It can be anyone’s guess what Geoff Nuttall has in store for concert-goers during the 33 Bank of America Chamber Music series concerts. That’s because Nuttall, The Charles E. and Andrea L. Volpe Director of Chamber Music, thinks outside of the box when planning the 11 programs for the Dock Street Theatre. The lineup for 2018, for example, includes melodies spanning more than 400 years; 16th-century Renaissance songs by John Dowland can be heard in the same afternoon as Peggy Lee’s famous “Fever,” and a work by contemporary composer Pauline Oliveros flows effortlessly to a Haydn string quartet.

Nuttall first came onto the Spoleto scene as a chamber musician in 1995, and after years of playing here with his St. Lawrence String Quartet and serving as co-director to the beloved Charles Wadsworth, he assumed the role as director in 2009. Over the years, Nuttall has become well known for his un-stuffy attitude, his wit and enthusiasm as host, and, of course, his outstanding artistic ability as a violinist.

We recently asked Nuttall three questions to help you get better acquainted with this Spoleto insider. Read his answers below.

When did you catch the music bug?
I started playing violin when I was eight years old. I was playing in string quartets by age 10 or 11, though I was never a real prodigy—I just liked it. I went to music school in Ontario and got a degree from the University of Toronto. Right out of undergrad I formed the St. Lawrence String Quartet in 1989. It’s been my ticket to ride—I’ve met all these incredible people, got to Spoleto Festival USA, and it goes on from there.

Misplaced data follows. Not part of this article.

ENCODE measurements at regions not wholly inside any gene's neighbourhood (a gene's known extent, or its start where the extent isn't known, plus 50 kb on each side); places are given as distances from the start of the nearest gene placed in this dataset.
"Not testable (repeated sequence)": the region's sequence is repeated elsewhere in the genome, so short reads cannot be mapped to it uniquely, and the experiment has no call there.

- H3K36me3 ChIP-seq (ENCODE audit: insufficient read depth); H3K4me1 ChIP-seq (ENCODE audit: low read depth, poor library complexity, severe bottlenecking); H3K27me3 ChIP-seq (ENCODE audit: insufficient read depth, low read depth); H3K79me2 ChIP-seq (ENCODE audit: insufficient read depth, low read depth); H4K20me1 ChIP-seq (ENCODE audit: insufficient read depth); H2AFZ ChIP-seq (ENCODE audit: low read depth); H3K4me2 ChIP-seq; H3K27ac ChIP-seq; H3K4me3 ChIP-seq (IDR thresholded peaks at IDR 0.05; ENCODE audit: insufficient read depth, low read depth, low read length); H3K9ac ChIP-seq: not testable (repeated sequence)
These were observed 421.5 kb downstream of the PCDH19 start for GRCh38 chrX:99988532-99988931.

Do you have a favorite Festival memory?
This question is like asking which one of my two boys I like better. There are a million favorites! I love that the Festival invites composers to come and create new work. This year composer Doug Balliett will present two world premieres and he has arranged a fun piece for the final program. Eclecticism of programming is one of my most important trademarks, and I always try to include new music. So some of my great memories are working with composers like Osvaldo Golijov, Mark Applebaum—who will be back in 2018, too—and Jonathan Berger. They’re pushing the boundaries of what people think is art and music. The amount of work that’s been created here is remarkable.

My favorite moments are also when I get to meet and play with new people. I’ll never forget the first time when mezzo-soprano Charlotte Hellekant stood onstage and totally took over the Dock Street. Or when we met countertenor Anthony Roth Costanzo and everyone’s jaw dropped hearing him sing for the first time. Or getting to play Schubert’s double cello quintet with Alisa Weilerstein as a young kid and then becoming close to her was so special. I could go on forever!

A few years back, The New York Times dubbed you the “Jon Stewart of Chamber Music.” Do you like this designation?
I love Jon Stewart—he’s hilarious, smart, and quirky, so any time I can be connected to him, I’m honored. The chamber music concerts at Spoleto are informal with speaking in between pieces. Charles [Wadsworth] set that tone, and it has since become customary in the biz. If you don’t speak at chamber music concerts these days, it’s frowned upon. Yet while everyone does it, the challenge is to do it well. I try to make people feel comfortable and make everyone feel like we’re all watching the concert together and participating in the same game. To do that, I try to break the ice, maybe with a silly joke. But my end goal is always to make the audience feel connected.

 

Tickets to the 2018 Bank of America Chamber Music series can be purchased anytime HERE or by calling the Festival box office at 843.579.3100 from 10:00am to 6:00pm Monday through Friday and from 10:00am to 2:00pm on Saturdays. Beginning May 1, tickets will be available at the box office at the Charleston Gaillard Center (95 Calhoun Street).